United States District Court, D. Connecticut
IN RE TANGOE, INC. STOCKHOLDERS LITIGATION
RULING AND ORDER ON MOTION TO DISMISS
HONORABLE VICTOR A. BOLDEN UNITED STATES DISTRICT JUDGE
owners of shares of Tangoe common stock, filed a consolidated
class action Complaint (“CAC”) against David
Coit, James D. Foy, Gary Golding, Ronald Kaiser, Jackie R.
Kimzey, Gerald D. Kokos, Richard Pontin, Tangoe, Inc., and
Noah Walley (“Defendants”), alleging violations
of Sections 14(e), 14(d)(4), and 20(a) of the Securities
Exchange Act of 1934 (“the Exchange Act”), 15
U.S.C. §§ 78n(d)(4), 78t(a), and SEC Rule 14d-9, in
connection with a tender offer for the sale of outstanding
shares of Tangoe in 2017. CAC ¶¶ 1, 11, ECF No. 46.
have moved to dismiss this case, arguing that Plaintiffs
failed to state a claim under Federal Rules of Civil
Procedure 12(b)(6) and 9(b), as well as under the Private
Securities Litigation Reform Act, 15 U.S.C. §
78u-4(b)(2). Mot. Dismiss, ECF No. 47.
reasons that follow, Defendants' motion to dismiss is
extent that the deficiencies identified in this ruling can be
addressed, Plaintiffs may file a motion for leave to amend
the Complaint by September 7, 2018.
AND PROCEDURAL BACKGROUND
bring claims against the following Defendants:
. Tangoe, a Delaware Corporation and a
“global telecom expense management solutions
company.” CAC ¶ 12. Previously based in
Connecticut and now based in New Jersey, Mot. Dismiss at 2,
Tangoe's stock traded on the National Association of
Securities Dealers Automated Quotations
(“NASDAQ”), under the symbol “TNGO, ”
until NASDAQ delisted it on March 14, 2017. CAC ¶ 12.
. James D. Foy, who allegedly served as
Tangoe's Chief Executive Officer (“CEO”)
since May 2, 2016, and as a member of its Board of Directors
(the “Board”) since March 2014. Id.
. Gerald G. Kokos, who allegedly served as a
member of Tangoe's Board since September 2002, and as its
Lead Director and Executive Chairman since May 2, 2016.
Id. ¶ 14.
. David M. Coit, who allegedly has served as
a member of the Board since August 2006. Id. ¶
. Gary Golding, who allegedly has served as
a member of the Board since September 2002. Id.
. Ronald W. Kaiser, who allegedly has served
as a member of the Board since January 2009. Id.
. Jackie R. Kimzey, who allegedly has served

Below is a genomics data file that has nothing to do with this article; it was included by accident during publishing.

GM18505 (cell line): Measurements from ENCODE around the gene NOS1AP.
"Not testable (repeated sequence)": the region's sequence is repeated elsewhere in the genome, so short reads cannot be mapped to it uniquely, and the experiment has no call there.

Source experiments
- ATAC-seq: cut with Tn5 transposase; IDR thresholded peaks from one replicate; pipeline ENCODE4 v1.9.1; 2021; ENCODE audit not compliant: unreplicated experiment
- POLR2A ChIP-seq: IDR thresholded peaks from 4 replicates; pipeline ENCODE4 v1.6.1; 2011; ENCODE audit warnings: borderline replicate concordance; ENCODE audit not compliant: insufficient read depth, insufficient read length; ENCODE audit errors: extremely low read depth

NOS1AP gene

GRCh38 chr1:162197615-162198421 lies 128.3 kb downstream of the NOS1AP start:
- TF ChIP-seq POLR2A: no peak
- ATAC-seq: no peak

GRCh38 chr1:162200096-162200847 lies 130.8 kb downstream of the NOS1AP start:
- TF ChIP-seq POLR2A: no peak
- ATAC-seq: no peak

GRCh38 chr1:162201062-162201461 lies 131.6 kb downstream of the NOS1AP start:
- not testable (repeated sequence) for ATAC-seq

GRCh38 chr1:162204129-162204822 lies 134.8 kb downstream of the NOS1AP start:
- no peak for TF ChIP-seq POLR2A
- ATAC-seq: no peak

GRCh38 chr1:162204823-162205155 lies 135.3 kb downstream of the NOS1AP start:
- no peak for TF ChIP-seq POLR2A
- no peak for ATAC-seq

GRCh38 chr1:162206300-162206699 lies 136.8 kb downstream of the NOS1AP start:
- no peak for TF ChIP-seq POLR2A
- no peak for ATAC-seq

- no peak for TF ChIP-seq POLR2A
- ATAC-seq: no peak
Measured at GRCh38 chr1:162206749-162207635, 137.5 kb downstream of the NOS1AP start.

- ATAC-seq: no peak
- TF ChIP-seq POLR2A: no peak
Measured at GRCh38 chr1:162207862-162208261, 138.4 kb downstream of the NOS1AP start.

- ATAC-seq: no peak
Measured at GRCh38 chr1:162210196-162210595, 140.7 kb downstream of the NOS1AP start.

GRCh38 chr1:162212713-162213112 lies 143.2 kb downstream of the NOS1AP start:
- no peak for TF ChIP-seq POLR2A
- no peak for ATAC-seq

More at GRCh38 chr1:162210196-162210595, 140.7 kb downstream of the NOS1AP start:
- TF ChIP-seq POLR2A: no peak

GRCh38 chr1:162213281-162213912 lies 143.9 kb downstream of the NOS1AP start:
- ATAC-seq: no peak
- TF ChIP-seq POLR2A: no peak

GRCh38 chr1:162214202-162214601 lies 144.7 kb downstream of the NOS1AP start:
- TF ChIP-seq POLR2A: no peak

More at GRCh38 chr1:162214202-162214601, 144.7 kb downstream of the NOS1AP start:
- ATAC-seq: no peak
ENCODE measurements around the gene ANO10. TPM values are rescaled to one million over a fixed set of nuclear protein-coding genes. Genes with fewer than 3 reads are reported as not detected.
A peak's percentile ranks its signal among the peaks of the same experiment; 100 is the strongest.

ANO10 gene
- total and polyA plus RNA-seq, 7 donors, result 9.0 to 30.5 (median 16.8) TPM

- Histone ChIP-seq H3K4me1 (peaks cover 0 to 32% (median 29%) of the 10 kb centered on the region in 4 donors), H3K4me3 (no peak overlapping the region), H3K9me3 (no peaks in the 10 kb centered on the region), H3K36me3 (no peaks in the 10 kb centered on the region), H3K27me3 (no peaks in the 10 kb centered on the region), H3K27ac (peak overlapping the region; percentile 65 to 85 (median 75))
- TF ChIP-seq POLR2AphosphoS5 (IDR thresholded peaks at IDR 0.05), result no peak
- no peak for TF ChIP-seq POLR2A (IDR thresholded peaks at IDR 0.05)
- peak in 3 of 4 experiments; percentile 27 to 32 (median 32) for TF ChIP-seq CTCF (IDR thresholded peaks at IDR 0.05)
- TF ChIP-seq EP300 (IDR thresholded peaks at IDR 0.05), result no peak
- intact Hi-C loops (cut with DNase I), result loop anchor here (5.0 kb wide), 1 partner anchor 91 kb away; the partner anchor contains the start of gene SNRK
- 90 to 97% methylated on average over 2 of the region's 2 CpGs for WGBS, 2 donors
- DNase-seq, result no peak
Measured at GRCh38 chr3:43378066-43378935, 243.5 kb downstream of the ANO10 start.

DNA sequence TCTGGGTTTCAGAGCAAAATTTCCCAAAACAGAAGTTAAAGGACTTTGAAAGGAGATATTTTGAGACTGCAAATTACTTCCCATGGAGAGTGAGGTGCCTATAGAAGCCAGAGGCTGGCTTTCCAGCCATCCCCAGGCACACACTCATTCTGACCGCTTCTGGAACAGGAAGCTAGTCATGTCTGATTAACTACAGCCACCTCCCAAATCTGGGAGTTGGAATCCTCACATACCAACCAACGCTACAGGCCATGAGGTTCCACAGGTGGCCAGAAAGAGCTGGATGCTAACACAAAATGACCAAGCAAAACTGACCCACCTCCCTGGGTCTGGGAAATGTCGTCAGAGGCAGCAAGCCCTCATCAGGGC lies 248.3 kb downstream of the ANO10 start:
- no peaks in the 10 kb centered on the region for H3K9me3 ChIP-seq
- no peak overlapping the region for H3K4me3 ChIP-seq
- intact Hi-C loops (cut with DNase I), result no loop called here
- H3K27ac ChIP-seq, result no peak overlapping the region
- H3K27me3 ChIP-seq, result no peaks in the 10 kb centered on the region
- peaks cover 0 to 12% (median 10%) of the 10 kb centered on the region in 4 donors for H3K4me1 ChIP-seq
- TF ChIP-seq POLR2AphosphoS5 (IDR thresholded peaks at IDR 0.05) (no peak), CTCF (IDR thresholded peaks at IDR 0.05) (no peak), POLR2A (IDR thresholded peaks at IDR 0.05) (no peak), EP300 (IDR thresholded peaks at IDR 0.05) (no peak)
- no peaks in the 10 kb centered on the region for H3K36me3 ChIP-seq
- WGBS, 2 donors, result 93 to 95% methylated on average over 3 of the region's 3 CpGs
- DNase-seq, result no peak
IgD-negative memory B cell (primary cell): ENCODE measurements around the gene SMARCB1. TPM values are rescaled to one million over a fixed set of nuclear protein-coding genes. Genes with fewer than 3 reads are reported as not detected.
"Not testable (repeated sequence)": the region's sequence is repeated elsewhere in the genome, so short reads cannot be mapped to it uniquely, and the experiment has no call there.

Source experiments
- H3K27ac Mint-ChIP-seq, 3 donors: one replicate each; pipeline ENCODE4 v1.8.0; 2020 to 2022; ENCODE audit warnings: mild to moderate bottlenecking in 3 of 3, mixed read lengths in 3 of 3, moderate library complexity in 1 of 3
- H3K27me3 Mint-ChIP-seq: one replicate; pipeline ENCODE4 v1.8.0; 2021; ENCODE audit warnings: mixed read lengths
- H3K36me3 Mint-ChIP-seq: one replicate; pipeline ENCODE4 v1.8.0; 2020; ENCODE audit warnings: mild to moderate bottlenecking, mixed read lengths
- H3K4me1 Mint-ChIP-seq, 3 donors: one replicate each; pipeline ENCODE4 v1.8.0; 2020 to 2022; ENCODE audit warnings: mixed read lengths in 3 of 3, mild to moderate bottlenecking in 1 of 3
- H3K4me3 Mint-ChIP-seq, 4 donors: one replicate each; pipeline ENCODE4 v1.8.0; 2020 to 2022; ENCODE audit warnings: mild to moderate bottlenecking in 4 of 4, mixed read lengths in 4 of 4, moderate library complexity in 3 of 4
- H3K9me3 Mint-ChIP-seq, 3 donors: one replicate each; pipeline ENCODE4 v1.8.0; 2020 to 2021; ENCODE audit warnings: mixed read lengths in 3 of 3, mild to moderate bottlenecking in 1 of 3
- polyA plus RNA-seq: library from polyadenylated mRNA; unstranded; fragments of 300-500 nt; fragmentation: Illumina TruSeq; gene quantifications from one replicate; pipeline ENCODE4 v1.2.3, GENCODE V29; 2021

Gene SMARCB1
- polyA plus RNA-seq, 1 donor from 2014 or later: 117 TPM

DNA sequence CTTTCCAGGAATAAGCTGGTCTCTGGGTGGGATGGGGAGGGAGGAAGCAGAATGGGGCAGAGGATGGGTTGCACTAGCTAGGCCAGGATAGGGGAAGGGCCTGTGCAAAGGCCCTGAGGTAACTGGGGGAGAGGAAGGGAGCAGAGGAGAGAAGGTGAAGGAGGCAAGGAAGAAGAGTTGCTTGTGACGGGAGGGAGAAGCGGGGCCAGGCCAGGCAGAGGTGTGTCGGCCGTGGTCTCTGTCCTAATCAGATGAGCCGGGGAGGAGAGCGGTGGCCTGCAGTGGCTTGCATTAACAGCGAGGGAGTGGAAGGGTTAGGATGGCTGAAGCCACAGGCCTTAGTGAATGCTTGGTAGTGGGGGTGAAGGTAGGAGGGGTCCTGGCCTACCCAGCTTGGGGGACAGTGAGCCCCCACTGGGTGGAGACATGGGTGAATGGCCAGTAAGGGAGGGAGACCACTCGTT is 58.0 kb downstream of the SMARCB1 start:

as a member of the Board since March 2008. Id.
. Richard S. Pontin, who allegedly has
served as a member of the Board since March 2007.
Id. ¶ 19.
. Noah J. Walley, who allegedly has served
as a member of the Board since July 2008. Id. ¶
Securities and Exchange Commission (“SEC”) and
allege that, on March 7, 2016, Defendants announced that
Tangoe's financial statements for 2013, 2014, and the
first three quarters of 2015 needed revision because of
“errors in recognizing revenue, primarily non-recurring
revenue.” CAC ¶ 33. The announcement allegedly
assured investors that Tangoe's core operations and cash
flow would be “minimally affected or unaffected.”
Id. Tangoe's stock price allegedly immediately
dropped after the announcement, but “several analysts
maintained price targets ranging from $7.00 to $14.00 per
March 15, 2016, in a Form 12b-25, Tangoe allegedly reported
that it would not timely file its Form 10-K. Id.
¶ 34. Tangoe allegedly stated that “[a]lthough the
Company cannot at this time estimate when it will complete
the Restatement and file its restated financial statements
and its Form 10-K for the year ended December 31, 2015, it is
diligently pursuing completion of the Restatement
and intends to file the Form 10-K as soon as reasonably
practicable.” Id. ¶ 34 (emphasis added by
Plaintiffs in CAC). NASDAQ allegedly responded by informing
Tangoe that it was in violation of NASDAQ rules and could be
delisted if it did not comply by May 20, 2016. Id.
April 2016, Tangoe allegedly replaced its Chief Financial
Officer (“CFO”) Gary P. Martino with an interim
CFO, Jay Zager. Id. ¶ 35. In early May, Tangoe
allegedly replaced its Chairman and CEO, Albert R. Subbloie,
Jr., with an interim CEO, James D. Foy, and an interim
Chariman, Gerald G. Kokos. Id. On May 16, 2016,
Tangoe allegedly engaged Mr. Stifel as its advisor.
19, 2016, Tangoe allegedly announced that it had received a
second notice from NASDAQ, indicating it was not in
compliance with NASDAQ's rules requiring periodic
financial reporting with the SEC. Id. ¶ 36.
Plaintiffs allege that, “[a]gain, the Company stressed
that they were diligently pursuing completion of the
Restatement and intended to file its 10-Q for the quarterly
period ended March 31, 2016, as soon as reasonably
August 10, 2016, Tangoe allegedly filed another Form 12b-25,
stating that its quarterly Form 10-Q for the period ending on